Indeed, the TPP has long been touted by critics as a grand American plan to plant their flag in East Asia and counter the perceived economic threat that is China, by getting first dibs in trade negotiations with key growth markets in Asia-Pacific like Australia, Brunei, Vietnam, and Malaysia.
But with the pledge of president elect Donald Trump, to dump or to renegotiate the TPP, a window of opportunity is now open to China.
China is now positioning itself as free trade's new champion and seizing economic leadership of the Pacific Rim.
Under President Barack Obama the TPP was sold as a way to counter China's rise, and its possible demise is now viewed in China as a US retreat from the region.
Chinese President Xi Jinping has seized the opportunity at the APEC summit last weekend and pushed his own free trade vision, the Regional Comprehensive Economic Partnership (RCEP).
It involves 16 countries including Australia and Japan, but excludes America.
Mr. Xi is pushing to make it bigger and is leaving the door open to Latin American countries like Peru who are keen to benefit from the growing economies of Asia.
The move would be a massive boost for China's plans to shift the existing US-dominated world economic order.
With billions of dollars on offer, China is trying to supplant the World Bank and the IMF with its Asia Infrastructure Investment Bank.
Now that China is picking off ASEAN countries one by one through the Regional Comprehensive Economic Partnership (RCEP), will China rise as the new economic power using its cash diplomacy?
Malaysian Prime Minister Najib Razak signed off on US$34 billion ($46 billion) in trade and investment agreements.
A couple of weeks earlier, Philippines President Rodrigo Duterte signed US$13 billion ($17 billion) in trade and aid deals.
Cambodia was already on side but to secure support Beijing offered 31 trade agreements and US$300 million ($406 million). Now attention is turning to Thailand, which since its military coup in 2014 is tilting towards China.
One by one China is picking off the ASEAN countries that were traditionally aligned to America and united against China's territorial claims in the South China Sea.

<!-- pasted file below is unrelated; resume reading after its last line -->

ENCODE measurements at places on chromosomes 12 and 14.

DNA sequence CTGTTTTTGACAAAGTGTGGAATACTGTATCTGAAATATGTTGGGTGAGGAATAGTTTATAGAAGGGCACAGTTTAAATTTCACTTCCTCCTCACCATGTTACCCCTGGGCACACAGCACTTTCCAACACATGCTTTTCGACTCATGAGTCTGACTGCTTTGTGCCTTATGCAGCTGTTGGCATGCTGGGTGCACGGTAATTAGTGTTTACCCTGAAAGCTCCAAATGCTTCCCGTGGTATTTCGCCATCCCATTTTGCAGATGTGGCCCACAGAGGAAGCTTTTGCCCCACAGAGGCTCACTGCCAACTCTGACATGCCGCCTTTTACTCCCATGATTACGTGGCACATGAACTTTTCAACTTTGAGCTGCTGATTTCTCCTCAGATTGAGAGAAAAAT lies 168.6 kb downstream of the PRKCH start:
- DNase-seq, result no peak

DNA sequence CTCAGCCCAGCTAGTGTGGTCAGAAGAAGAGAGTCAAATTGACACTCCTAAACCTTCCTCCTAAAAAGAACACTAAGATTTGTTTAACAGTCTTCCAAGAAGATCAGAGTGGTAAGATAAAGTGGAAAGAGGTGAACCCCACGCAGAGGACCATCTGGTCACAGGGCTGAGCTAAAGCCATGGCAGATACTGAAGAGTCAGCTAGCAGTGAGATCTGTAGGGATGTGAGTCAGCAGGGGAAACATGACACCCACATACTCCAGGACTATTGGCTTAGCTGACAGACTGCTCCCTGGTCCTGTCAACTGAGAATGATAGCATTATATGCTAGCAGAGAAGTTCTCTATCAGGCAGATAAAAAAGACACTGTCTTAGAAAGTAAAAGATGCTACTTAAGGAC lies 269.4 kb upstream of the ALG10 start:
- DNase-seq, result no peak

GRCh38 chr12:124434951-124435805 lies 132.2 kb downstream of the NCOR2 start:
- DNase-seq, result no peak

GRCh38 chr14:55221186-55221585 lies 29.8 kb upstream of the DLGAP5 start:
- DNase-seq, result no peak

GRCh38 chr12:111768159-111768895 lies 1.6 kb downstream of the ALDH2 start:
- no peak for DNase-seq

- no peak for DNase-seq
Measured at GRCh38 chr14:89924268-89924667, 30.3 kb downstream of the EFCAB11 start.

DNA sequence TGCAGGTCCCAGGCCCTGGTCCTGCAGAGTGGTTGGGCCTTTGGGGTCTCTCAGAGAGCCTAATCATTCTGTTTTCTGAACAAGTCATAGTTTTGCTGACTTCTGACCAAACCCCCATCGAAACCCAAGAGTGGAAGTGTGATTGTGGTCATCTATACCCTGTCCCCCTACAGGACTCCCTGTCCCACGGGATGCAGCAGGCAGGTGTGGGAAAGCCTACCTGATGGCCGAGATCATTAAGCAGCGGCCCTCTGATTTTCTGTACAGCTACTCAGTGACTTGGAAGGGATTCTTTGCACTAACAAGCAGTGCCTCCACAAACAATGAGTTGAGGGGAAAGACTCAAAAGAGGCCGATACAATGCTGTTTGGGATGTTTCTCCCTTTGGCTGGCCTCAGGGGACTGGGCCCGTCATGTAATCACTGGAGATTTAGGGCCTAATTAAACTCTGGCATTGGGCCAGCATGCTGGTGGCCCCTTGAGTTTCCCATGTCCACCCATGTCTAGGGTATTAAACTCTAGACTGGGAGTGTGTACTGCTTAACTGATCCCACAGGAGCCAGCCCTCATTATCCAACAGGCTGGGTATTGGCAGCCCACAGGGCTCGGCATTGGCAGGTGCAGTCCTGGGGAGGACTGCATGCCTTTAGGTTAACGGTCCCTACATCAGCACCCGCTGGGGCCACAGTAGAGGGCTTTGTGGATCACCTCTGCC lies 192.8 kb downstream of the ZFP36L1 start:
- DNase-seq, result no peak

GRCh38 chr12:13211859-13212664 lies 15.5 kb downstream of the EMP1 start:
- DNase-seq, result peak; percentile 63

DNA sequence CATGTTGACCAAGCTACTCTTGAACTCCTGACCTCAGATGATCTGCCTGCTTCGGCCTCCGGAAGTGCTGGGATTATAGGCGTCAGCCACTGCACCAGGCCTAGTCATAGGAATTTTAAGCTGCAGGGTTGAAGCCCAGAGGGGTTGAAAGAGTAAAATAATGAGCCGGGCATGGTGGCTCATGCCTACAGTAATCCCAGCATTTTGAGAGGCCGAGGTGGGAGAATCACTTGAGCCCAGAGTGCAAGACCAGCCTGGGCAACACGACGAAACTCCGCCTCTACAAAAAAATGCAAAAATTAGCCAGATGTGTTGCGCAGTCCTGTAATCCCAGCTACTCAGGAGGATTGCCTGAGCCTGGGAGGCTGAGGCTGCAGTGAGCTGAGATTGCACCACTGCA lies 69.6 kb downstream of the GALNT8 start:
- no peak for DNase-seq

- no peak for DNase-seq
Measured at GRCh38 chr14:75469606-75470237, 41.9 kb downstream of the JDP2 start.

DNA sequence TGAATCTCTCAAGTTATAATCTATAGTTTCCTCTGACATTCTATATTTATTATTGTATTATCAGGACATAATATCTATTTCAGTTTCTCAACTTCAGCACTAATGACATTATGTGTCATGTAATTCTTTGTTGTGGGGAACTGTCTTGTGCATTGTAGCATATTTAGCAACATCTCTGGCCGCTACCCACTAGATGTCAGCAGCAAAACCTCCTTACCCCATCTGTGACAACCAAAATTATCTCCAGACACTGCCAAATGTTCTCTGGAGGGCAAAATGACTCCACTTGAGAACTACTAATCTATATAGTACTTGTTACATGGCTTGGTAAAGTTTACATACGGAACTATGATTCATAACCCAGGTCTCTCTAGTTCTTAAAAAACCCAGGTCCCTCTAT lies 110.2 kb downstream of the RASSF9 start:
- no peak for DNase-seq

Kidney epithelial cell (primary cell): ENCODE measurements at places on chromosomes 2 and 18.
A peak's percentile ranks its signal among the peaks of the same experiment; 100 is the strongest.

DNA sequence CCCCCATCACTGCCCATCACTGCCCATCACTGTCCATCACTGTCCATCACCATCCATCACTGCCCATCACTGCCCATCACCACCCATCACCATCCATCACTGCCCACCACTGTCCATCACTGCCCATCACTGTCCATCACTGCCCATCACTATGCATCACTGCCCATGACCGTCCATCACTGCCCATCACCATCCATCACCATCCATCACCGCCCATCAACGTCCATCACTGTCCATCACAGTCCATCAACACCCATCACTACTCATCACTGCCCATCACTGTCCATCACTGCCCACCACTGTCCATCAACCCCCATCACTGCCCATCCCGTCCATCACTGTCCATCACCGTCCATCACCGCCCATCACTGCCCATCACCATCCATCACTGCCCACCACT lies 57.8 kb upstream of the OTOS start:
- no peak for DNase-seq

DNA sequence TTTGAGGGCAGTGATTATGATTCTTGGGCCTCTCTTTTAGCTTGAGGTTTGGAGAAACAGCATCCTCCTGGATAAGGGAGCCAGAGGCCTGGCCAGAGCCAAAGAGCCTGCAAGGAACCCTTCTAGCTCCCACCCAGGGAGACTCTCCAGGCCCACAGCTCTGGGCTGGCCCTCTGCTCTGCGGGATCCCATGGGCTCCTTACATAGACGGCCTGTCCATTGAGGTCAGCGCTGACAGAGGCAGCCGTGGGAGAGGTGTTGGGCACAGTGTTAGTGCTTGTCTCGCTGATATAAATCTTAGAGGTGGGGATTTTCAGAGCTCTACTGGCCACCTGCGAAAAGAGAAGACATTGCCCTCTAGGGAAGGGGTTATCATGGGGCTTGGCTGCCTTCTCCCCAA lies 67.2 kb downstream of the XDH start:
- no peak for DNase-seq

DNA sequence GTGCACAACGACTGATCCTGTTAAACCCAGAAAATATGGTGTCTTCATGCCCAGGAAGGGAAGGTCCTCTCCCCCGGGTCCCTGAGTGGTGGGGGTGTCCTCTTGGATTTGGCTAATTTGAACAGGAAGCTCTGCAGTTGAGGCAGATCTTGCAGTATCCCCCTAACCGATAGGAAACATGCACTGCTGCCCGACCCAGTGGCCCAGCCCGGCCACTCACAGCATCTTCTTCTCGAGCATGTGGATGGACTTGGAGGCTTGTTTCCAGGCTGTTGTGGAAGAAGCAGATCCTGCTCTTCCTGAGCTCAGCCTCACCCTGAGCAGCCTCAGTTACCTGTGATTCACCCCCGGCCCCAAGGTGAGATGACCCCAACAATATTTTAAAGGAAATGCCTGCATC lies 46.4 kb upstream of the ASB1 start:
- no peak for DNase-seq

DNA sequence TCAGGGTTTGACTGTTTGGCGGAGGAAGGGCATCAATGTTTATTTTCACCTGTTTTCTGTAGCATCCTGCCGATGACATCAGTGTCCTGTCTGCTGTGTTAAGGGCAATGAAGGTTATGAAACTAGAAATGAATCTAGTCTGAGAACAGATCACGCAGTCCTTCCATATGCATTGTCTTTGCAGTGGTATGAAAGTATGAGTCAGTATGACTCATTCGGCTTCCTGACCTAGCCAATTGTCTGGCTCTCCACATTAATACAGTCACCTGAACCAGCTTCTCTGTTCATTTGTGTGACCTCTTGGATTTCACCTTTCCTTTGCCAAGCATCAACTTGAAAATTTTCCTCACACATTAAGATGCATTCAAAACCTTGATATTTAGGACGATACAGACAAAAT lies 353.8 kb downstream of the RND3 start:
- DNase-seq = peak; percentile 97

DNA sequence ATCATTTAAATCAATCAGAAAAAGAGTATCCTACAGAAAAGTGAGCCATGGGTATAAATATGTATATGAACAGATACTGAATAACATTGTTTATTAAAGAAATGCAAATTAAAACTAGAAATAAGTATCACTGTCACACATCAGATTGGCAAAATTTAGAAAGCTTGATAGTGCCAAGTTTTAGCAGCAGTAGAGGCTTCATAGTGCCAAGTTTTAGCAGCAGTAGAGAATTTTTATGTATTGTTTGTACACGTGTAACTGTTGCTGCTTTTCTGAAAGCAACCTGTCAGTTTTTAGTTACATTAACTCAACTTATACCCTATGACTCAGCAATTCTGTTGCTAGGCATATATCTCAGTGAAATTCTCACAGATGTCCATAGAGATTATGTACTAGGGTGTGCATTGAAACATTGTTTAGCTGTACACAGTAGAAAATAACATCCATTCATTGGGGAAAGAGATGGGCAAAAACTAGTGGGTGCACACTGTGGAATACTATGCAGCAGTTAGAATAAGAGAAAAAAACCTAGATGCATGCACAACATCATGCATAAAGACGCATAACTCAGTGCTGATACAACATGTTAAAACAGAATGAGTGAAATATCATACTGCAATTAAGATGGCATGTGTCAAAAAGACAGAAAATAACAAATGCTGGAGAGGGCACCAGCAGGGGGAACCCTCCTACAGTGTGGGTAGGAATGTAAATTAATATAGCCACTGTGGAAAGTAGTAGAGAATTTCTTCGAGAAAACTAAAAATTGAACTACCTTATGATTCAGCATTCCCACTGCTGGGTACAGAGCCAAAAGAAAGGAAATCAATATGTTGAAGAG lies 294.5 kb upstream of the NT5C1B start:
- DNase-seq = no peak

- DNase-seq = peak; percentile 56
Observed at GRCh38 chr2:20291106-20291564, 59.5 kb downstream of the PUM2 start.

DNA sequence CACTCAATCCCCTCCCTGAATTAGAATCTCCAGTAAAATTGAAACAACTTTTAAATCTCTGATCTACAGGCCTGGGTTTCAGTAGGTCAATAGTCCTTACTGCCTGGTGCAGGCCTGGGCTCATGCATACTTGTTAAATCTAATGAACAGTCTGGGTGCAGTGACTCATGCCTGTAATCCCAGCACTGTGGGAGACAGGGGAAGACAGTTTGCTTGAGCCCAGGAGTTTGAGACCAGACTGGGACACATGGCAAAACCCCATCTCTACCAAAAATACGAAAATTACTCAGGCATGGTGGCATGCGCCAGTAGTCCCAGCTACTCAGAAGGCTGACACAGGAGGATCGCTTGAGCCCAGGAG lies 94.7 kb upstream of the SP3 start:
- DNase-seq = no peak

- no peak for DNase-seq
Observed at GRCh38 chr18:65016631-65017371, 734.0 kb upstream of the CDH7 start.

China's control in the South China Sea is as much about economics as it is national pride. About US$5 trillion ($6.7 trillion) — or half the world's trade — moves through the waters of the South China Sea.
Controlling and regulating those waterways will give China enormous power in setting the economic rules of the game.
To achieve this China is breaking the template that has been in place since the end of Word War II — most Asian nations accepted American security guarantees and were then left to focus on economic growth, stability and prosperity.
In the new Chinese order the remaining ASEAN countries face a choice. If they want to benefit from China's chequebook diplomacy then the cost might be to accept China's claims over the South China Sea.
At the end of the day China hopes to cleave ASEAN from America's grasp and make the United States strategic pivot back into Asia unworkable.
They are counting on Donald Trump as president advocating a more isolationist stance.
Although Trump’s administration will begin in January 2017, the present confluence of events might lead to global financial crisis beginning with the US Federal Reserve possible rate increase and the outcome could be devastating to at least four big national banks including the European Union and China.
And if this means trouble, is the inevitable global war still in the offing? And as a nation, are we prepared?
Here's why Trump hates the Trans-Pacific Partnership so much
By Vanmala Subramaniam, VICE News
Nov. 25, 2016
Trump's Pledge to Dump the TPP Just First Step in Anti-Trade Agenda
by Perry Bacon Jr. (NBC News)
November 23, 2016
Trans-Pacific Partnership: China seizes trade opportunity after Donald Trump's threat - Analysis
By China correspondent Matthew Carney (ABC News)
November 24, 2016